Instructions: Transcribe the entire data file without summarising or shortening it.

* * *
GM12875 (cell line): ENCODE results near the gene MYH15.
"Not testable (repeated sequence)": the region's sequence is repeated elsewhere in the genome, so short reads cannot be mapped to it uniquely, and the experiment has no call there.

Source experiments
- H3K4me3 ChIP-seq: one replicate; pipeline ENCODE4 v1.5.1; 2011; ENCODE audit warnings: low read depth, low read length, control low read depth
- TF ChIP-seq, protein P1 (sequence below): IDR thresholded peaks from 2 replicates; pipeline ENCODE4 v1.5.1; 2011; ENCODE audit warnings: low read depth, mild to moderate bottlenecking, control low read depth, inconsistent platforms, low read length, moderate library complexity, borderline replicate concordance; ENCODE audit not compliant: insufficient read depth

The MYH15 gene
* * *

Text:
GM12875 (cell line): ENCODE results near the gene MYH15.
"Not testable (repeated sequence)": the region's sequence is repeated elsewhere in the genome, so short reads cannot be mapped to it uniquely, and the experiment has no call there.

Source experiments
- H3K4me3 ChIP-seq: one replicate; pipeline ENCODE4 v1.5.1; 2011; ENCODE audit warnings: low read depth, low read length, control low read depth
- TF ChIP-seq, protein P1 (sequence below): IDR thresholded peaks from 2 replicates; pipeline ENCODE4 v1.5.1; 2011; ENCODE audit warnings: low read depth, mild to moderate bottlenecking, control low read depth, inconsistent platforms, low read length, moderate library complexity, borderline replicate concordance; ENCODE audit not compliant: insufficient read depth

The MYH15 gene